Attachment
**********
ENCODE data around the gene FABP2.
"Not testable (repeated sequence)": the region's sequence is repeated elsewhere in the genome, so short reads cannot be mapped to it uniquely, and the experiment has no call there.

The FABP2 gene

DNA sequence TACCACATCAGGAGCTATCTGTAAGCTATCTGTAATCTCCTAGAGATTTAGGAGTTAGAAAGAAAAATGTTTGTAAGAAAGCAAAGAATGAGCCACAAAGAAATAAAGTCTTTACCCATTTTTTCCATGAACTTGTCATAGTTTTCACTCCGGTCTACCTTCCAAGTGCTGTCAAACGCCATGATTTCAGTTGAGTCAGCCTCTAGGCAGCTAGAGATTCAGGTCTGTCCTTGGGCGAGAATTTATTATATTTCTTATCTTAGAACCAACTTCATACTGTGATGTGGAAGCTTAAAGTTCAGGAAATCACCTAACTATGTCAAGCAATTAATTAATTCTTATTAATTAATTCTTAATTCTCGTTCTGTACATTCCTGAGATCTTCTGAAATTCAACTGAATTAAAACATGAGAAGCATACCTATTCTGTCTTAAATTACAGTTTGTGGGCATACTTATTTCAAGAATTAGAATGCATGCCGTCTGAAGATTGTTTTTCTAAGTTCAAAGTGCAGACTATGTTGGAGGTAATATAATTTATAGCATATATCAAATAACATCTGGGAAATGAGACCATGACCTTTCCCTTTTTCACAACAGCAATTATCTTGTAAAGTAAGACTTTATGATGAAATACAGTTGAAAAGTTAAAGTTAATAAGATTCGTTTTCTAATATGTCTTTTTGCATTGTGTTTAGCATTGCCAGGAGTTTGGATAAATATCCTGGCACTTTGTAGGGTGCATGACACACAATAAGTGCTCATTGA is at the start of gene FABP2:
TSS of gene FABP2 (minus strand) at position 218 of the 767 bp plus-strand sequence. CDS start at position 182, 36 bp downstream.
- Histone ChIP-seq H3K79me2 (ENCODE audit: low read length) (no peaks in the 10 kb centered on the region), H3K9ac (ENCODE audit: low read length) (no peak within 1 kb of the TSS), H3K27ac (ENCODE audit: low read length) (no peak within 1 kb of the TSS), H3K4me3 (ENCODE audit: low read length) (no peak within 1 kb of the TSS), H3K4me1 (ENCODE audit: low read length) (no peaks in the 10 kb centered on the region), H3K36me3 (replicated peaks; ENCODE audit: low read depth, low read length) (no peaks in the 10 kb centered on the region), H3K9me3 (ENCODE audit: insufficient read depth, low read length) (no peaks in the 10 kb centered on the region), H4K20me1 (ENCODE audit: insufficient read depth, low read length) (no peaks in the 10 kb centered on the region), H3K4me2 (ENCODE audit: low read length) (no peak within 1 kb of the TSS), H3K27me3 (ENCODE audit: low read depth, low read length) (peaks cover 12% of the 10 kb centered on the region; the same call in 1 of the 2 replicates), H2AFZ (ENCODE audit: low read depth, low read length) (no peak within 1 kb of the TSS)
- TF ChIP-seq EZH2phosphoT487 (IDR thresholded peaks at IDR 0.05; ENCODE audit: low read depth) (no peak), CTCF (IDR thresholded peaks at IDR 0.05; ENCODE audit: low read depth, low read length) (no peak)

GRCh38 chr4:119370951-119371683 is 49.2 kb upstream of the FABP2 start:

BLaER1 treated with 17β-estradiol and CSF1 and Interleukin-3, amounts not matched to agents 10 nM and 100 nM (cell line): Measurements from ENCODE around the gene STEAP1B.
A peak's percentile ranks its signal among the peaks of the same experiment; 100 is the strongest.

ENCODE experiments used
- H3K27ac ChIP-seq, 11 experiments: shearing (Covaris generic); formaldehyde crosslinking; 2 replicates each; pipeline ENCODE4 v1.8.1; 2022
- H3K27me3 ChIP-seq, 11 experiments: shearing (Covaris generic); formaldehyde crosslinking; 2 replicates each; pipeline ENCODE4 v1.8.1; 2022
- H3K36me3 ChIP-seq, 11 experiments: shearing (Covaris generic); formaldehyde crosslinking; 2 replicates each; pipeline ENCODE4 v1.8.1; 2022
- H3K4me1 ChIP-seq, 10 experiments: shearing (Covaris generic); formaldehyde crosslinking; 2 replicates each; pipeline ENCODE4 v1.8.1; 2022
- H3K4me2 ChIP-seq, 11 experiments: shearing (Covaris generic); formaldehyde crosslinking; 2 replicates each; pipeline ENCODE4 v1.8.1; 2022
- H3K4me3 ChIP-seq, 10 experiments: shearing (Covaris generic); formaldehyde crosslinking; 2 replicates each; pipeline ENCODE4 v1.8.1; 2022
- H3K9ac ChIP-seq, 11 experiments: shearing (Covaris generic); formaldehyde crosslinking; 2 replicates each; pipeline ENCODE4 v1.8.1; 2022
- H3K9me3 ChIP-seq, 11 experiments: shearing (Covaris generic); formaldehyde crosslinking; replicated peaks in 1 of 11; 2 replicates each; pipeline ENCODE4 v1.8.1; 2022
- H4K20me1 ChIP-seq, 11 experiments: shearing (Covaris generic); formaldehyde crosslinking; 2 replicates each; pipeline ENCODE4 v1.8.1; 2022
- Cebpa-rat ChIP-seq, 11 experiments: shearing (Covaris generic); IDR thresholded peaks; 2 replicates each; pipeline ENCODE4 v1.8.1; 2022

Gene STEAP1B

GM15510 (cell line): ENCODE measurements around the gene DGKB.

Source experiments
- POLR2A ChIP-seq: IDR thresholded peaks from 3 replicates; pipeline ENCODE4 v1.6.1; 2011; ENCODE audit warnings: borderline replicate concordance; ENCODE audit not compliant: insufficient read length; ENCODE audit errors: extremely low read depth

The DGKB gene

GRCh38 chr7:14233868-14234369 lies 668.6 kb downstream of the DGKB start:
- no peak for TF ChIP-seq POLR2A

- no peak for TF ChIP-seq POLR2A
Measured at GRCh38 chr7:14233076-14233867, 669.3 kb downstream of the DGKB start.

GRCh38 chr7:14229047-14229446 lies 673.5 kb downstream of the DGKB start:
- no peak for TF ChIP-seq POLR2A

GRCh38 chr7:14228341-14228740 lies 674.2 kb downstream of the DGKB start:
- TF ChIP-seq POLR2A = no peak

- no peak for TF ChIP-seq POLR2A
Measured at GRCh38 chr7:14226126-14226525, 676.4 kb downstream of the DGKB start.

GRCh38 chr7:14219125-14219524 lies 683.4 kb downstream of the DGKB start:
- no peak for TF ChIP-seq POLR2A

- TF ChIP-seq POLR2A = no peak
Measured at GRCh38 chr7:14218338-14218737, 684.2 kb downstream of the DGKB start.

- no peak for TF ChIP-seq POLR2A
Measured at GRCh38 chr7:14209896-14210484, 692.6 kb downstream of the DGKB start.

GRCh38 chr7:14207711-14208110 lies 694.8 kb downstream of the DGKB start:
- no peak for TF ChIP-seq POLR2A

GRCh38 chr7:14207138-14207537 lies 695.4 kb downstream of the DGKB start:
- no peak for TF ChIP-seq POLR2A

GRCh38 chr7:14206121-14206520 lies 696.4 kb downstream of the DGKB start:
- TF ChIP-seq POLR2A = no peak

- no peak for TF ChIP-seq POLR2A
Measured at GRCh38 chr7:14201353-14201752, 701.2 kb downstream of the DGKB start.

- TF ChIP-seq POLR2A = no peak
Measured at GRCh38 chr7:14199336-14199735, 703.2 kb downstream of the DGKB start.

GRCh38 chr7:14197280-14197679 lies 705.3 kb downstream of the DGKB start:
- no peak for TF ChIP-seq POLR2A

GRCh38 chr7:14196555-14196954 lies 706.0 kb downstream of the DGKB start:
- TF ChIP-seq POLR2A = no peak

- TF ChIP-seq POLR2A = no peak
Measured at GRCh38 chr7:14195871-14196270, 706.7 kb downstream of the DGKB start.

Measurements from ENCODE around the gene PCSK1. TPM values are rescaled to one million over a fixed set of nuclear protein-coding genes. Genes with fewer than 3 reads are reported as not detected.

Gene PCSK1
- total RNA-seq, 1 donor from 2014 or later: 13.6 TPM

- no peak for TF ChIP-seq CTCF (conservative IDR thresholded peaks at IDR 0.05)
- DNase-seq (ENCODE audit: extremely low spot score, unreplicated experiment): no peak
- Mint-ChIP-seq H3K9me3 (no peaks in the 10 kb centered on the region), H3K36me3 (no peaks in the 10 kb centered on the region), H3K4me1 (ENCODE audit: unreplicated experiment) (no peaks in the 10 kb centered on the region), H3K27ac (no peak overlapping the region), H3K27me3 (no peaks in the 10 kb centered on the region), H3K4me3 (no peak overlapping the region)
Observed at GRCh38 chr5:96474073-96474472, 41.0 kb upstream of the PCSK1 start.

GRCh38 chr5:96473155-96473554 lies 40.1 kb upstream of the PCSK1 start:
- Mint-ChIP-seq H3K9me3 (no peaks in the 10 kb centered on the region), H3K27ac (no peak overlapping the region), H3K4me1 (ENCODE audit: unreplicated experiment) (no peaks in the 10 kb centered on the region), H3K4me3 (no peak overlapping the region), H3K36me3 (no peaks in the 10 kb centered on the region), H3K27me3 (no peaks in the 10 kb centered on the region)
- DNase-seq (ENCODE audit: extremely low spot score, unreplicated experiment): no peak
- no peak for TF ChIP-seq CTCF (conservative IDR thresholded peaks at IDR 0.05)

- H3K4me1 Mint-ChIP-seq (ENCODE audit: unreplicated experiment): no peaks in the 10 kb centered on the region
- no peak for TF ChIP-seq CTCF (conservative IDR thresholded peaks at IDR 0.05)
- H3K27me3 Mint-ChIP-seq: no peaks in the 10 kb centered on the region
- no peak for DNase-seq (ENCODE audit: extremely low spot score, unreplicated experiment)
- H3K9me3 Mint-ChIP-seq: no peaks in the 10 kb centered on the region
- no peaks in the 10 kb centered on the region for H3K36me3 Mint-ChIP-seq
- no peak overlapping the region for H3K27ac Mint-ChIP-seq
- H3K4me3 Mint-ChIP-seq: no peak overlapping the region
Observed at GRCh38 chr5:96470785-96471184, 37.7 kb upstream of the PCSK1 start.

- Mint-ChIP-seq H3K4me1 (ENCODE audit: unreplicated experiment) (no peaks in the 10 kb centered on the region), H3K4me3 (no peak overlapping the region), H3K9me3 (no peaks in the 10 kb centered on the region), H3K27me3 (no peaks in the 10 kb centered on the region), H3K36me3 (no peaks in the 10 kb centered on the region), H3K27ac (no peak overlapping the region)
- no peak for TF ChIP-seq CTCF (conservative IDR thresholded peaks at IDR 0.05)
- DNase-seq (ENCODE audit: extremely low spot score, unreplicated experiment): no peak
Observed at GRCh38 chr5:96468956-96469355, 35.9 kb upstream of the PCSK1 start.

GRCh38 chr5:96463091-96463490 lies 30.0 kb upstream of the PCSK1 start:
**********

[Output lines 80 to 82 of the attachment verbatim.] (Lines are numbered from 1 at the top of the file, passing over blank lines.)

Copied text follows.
- no peak for TF ChIP-seq CTCF (conservative IDR thresholded peaks at IDR 0.05)
- DNase-seq (ENCODE audit: extremely low spot score, unreplicated experiment): no peak
Observed at GRCh38 chr5:96468956-96469355, 35.9 kb upstream of the PCSK1 start.